Category Archives: Me; running

The leader whose time has come

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… The closer Brexit comes to reality, the more that centrist voters have rebelled against the idea that last year’s 52-48 majority for exit justifies a complete break from Europe and its model of social liberalism.

Brexit is *not* the principal reason for Corbyn’s success. He has done well because of a manifesto which promised redistribution and renationalisation, and because of a turnout by young voters engaged by Corbyn’s record and his relaxed, personal style.

But it has helped to neutralise the attacks against him. Brexit’s irrationality, its unpopularity with young voters, and its premise that what the country needs is to restrict the migration of foreigners: these have helped Corbyn – in contrast to the autocratic-seeming Theresa May – to look like the leader whose time has come…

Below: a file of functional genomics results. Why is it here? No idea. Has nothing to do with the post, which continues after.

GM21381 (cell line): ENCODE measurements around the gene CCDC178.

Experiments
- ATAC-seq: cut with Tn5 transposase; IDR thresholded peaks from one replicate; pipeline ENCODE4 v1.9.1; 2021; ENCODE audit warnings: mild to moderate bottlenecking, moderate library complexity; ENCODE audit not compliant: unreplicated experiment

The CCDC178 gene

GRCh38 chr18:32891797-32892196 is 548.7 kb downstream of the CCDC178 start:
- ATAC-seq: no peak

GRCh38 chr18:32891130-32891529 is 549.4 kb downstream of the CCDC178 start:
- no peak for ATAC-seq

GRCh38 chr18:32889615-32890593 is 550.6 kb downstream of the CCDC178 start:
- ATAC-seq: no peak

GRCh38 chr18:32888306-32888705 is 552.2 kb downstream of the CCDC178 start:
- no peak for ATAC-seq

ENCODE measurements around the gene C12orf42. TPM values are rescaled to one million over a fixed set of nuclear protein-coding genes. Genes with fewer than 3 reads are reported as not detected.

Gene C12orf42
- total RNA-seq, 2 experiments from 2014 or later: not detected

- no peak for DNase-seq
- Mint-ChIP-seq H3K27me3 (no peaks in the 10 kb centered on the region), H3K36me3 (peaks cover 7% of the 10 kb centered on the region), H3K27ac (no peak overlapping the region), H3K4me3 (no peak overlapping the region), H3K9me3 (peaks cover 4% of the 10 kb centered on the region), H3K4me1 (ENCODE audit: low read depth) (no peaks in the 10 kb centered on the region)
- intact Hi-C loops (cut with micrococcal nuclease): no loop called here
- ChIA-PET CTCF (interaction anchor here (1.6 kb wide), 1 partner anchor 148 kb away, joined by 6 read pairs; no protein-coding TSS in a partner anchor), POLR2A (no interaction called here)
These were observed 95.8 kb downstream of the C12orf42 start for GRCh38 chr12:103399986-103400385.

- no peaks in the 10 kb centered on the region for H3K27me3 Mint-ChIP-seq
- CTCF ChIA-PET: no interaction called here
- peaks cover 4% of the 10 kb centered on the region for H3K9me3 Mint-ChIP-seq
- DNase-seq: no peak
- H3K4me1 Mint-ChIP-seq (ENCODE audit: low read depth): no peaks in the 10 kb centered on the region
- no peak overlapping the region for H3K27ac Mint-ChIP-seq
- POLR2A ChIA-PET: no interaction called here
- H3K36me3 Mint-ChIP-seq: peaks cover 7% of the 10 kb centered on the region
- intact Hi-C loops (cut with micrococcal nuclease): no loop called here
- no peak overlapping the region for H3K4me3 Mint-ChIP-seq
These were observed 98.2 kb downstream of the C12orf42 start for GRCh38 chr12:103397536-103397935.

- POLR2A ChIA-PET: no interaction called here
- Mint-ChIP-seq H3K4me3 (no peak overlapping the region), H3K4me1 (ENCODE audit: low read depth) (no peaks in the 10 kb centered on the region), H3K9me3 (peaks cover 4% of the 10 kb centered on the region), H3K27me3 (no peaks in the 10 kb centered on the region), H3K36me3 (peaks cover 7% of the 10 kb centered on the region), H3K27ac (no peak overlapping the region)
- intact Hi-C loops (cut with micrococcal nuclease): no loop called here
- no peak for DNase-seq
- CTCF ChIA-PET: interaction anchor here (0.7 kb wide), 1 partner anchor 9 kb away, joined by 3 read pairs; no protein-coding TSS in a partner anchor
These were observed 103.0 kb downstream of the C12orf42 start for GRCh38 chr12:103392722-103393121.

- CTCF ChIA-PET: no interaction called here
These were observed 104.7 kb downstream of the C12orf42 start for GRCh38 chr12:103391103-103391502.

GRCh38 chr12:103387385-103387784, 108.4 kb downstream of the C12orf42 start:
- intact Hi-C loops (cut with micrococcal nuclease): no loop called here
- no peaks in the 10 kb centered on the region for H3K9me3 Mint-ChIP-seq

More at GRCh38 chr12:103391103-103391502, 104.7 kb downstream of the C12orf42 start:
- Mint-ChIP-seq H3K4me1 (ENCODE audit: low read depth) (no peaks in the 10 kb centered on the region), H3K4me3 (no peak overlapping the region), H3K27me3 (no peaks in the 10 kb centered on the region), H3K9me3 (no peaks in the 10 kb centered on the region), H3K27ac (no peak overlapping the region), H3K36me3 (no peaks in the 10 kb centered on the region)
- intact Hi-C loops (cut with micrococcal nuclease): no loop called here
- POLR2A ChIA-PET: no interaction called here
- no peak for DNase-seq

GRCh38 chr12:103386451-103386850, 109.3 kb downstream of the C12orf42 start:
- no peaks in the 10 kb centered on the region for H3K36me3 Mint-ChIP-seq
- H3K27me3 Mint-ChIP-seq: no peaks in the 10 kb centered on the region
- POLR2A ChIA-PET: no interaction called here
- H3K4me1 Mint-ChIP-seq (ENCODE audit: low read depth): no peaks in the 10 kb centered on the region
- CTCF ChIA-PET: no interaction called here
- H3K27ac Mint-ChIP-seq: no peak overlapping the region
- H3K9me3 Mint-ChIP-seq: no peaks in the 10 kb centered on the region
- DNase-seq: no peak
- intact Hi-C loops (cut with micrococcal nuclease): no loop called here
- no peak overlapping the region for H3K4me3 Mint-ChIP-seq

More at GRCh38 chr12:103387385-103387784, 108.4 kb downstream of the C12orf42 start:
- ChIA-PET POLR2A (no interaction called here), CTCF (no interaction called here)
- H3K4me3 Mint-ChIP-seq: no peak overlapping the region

Me for Africa is a Country

After fascism, what?

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After fascism, what?

The question of whether Donald’s Trump victory marks a triumph for fascism in the US depends, as always, on which definition of fascism you use.

For most of the past fifty years, the principal way in which theorists of fascism have defined it is by drawing up a list of surface phenomena which were shared by the Italian and German fascisms of the 1920s and 1930s: a belief in a strong party, a style of authoritarian leadership, an ideology which positioned itself as neither right nor left, racism, a belief in a new fascist man, etc.

Under the list method, Trump or Trumpism looks more unlike than like fascism: there isn’t a Trump “party”, Trump doesn’t demand the same sort of loyalty that Hitler or Mussolini expected, he is not offering a universal alternative to liberalism, socialism, etc.